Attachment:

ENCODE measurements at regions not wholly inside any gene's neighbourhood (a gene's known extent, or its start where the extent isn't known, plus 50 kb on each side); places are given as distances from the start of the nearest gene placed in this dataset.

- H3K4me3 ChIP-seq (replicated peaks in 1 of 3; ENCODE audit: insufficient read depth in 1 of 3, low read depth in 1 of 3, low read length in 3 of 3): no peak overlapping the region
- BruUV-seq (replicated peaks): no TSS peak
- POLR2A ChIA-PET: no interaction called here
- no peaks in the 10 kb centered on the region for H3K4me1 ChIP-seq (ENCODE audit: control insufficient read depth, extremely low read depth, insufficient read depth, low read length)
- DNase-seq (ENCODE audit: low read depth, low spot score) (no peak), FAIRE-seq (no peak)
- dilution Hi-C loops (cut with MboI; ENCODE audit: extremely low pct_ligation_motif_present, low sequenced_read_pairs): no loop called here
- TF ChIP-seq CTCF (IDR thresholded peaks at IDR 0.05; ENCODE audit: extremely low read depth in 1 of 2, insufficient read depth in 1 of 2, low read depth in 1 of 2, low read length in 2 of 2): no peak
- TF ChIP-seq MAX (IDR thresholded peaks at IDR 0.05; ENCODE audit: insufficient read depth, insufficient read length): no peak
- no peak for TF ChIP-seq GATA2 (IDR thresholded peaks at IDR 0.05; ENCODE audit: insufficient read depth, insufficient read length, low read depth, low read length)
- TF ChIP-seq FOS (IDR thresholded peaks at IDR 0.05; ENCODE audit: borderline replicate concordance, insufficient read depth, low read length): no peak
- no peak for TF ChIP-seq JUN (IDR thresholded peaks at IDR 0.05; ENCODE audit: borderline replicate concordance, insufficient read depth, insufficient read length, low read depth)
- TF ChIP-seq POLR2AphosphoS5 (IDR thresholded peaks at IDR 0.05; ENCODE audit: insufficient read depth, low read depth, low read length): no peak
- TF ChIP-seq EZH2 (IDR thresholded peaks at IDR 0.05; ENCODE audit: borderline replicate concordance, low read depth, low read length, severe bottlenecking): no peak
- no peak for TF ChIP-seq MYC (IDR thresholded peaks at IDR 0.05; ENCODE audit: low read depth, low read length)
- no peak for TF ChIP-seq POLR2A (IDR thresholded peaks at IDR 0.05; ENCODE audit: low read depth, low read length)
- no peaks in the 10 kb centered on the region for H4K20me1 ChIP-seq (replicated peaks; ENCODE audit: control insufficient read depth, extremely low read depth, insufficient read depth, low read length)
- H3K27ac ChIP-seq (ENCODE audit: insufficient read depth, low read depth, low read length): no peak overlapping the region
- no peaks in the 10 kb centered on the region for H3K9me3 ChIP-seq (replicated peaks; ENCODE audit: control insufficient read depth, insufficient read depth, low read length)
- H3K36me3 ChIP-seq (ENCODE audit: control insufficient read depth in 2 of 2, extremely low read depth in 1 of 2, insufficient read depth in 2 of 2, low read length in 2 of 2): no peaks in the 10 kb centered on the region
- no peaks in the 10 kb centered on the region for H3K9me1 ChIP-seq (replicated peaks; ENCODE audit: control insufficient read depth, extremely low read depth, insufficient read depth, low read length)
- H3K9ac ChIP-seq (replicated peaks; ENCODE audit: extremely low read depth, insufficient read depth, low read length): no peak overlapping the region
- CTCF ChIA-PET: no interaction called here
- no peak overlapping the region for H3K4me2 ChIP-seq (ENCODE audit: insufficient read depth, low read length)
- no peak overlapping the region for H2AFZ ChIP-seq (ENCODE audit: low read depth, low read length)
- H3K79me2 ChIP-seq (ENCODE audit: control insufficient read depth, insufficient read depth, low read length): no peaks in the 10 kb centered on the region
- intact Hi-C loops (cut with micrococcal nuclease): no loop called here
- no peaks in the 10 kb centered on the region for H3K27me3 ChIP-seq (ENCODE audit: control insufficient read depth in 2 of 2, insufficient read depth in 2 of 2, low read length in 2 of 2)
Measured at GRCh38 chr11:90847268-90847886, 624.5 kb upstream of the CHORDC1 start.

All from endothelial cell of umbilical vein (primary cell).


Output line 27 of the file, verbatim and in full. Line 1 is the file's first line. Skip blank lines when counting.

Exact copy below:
- intact Hi-C loops (cut with micrococcal nuclease): no loop called here